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Cellular and Molecular Neurobiology

, Volume 27, Issue 6, pp 791–804 | Cite as

Pituicyte Stellation is Prevented by RhoA-or Cdc42-Dependent Actin Polymerization

  • Lia Rosso
  • Patricia M. Pierson
  • Claire Golfier
  • Brigitta Peteri-Brunbäck
  • Christophe Deroanne
  • Ellen Van Obberghen-Schilling
  • Jean-Marc Mienville
Original Paper

Abstract

Our aim was to shed light on different steps leading from metabotropic receptor activation to changes in cell shape, such as those that characterize the morphological plasticity of neurohypophysial astrocytes (pituicytes). Using explant cultures of adult rat pituicytes, we have previously established that adenosine A1 receptor activation induces stellation via inhibition of RhoA monomeric GTPase and subsequent disruption of actin stress fibers. Here, we rule out RhoA phosphorylation as a mechanism for that inhibition. Rather, our results are more consistent with involvement of a GTPase-activating protein (GAP). siRNA and pull-down experiments suggest that a step downstream of RhoA might involve Cdc42, another GTPase of the Rho family. However, RhoA activation, e.g., in the presence of serum, induces stress fibers, whereas direct Cdc42 activation appears to confine actin within a submembrane—i.e., cortical—network, which also prevents stellation. Therefore, we propose that RhoA may activate Cdc42 in parallel with an effector, such as p160Rho-kinase, that induces and maintains actin stress fibers in a dominant fashion. Rac1 is not involved in the stellation process per se but appears to induce a dendritogenic effect. Ultimately, it may be stated that pituicyte stellation is inducible upon mere actin depolymerization, and preventable upon actin organization, be it in the form of stress fibers or in a cortical configuration.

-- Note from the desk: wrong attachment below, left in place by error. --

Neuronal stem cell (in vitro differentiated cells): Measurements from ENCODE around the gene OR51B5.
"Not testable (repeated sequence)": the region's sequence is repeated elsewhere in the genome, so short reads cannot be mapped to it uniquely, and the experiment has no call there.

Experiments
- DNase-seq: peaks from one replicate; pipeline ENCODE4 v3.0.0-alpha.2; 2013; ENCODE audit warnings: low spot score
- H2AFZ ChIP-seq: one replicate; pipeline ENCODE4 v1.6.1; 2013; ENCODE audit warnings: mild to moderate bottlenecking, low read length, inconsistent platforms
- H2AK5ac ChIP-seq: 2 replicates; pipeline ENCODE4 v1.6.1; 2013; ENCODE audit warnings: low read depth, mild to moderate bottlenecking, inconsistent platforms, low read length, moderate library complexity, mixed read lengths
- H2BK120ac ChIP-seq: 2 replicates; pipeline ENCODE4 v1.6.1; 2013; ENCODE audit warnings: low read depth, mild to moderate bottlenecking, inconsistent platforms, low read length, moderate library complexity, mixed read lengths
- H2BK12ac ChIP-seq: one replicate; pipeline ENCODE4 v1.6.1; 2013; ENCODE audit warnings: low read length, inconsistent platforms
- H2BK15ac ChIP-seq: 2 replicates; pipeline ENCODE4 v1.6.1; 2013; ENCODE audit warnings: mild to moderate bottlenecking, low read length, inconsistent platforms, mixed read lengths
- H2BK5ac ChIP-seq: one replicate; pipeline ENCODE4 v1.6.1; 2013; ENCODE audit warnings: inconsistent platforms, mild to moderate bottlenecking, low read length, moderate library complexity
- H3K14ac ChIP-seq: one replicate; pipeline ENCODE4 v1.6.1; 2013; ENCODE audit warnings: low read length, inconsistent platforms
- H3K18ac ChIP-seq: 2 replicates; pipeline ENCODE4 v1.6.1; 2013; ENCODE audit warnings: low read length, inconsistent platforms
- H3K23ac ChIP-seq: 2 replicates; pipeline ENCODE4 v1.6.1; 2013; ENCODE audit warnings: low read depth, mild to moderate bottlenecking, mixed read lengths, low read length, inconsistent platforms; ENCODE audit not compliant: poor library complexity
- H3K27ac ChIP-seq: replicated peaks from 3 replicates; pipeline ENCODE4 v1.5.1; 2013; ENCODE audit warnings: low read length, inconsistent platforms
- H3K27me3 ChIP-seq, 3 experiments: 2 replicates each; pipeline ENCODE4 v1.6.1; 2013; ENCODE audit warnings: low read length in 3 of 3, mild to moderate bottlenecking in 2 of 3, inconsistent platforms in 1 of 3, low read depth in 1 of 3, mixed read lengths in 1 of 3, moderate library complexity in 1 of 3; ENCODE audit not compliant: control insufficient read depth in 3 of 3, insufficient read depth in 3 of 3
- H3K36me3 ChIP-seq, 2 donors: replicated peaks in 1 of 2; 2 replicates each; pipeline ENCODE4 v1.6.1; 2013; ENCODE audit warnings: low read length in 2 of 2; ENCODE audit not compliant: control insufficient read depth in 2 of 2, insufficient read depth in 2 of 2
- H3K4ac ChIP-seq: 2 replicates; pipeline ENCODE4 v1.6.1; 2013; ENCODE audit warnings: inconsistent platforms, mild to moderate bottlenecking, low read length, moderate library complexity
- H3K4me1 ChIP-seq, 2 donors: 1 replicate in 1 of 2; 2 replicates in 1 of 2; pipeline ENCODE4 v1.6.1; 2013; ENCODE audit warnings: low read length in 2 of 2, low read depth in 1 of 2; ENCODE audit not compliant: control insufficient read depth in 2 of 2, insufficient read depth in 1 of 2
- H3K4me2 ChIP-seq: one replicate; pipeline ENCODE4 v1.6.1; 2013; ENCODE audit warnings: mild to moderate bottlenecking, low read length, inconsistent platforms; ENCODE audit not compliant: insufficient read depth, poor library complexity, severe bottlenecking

Keywords

Neurohypophysis Small GTPases Stress fibers Cortical actin Adenosine 

Notes

Acknowledgements

We are grateful to Anne-Sophie Coldefy for her help with western blot analysis. We thank Pierre Roux for giving us the Cdc42 and Rac1 mutants, and Gervaise Loirand and Pierre Chardin for the gift of RhoA mutants.

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Copyright information

© Springer Science+Business Media, LLC 2007

Authors and Affiliations

  • Lia Rosso
    • 1
    • 2
  • Patricia M. Pierson
    • 1
  • Claire Golfier
    • 1
  • Brigitta Peteri-Brunbäck
    • 1
  • Christophe Deroanne
    • 3
    • 4
  • Ellen Van Obberghen-Schilling
    • 3
  • Jean-Marc Mienville
    • 1
  1. 1.CNRS UMR 6548, Laboratoire de Physiologie Cellulaire et Moléculaire Faculté des SciencesUniversité de Nice-Sophia AntipolisNice Cedex 2France
  2. 2.Centre Intégratif de GénomiqueUniversité de LausanneLausanneSwitzerland
  3. 3.CNRS UMR 6543, Centre Antoine LacassagneUniversité de Nice-Sophia AntipolisNiceFrance
  4. 4.Laboratoire de Biologie des Tissus ConjonctifsSart-Tilman, Liège 1Belgium

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